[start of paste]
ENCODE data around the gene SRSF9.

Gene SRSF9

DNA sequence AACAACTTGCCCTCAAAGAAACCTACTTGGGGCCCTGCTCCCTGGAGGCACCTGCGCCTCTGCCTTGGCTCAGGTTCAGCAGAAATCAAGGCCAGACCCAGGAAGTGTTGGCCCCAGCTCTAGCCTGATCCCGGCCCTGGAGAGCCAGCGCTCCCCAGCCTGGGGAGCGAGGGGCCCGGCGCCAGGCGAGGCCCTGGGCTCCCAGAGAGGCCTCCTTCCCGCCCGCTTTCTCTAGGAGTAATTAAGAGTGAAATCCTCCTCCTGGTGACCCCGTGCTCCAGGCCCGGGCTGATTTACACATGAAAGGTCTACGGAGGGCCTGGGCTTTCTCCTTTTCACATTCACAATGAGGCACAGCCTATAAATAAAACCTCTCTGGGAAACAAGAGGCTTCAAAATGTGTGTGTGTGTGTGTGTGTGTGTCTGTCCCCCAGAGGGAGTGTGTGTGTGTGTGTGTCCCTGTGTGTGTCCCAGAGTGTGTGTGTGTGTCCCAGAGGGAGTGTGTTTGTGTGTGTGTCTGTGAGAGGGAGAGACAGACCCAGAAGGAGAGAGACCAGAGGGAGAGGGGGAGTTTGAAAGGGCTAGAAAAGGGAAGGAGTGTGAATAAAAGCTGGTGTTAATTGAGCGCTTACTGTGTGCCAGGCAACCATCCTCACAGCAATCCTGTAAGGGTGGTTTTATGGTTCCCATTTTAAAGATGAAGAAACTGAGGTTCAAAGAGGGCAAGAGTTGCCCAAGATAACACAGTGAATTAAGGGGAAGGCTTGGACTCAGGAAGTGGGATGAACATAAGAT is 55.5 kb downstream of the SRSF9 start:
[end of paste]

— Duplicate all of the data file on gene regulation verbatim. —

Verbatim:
ENCODE data around the gene SRSF9.

Gene SRSF9

DNA sequence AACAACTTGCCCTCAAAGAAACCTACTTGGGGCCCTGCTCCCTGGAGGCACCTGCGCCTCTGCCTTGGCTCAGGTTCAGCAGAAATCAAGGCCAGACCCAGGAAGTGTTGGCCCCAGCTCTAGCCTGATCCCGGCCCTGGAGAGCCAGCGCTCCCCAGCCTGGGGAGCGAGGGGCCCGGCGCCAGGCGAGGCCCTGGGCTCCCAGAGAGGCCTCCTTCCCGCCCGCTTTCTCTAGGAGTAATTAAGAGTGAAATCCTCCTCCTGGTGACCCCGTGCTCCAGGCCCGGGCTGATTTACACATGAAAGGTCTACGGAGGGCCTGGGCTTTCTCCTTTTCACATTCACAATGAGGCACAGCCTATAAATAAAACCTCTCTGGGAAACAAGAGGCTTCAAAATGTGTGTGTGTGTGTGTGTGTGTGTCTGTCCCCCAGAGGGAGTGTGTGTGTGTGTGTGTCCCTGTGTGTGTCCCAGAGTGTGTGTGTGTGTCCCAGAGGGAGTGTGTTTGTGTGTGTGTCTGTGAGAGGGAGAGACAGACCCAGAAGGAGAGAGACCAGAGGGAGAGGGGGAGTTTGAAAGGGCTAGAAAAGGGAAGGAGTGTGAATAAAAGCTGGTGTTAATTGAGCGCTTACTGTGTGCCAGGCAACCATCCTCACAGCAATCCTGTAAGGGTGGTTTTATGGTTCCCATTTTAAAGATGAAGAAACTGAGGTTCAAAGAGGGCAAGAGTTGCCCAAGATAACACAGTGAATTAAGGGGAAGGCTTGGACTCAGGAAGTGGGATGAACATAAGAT is 55.5 kb downstream of the SRSF9 start: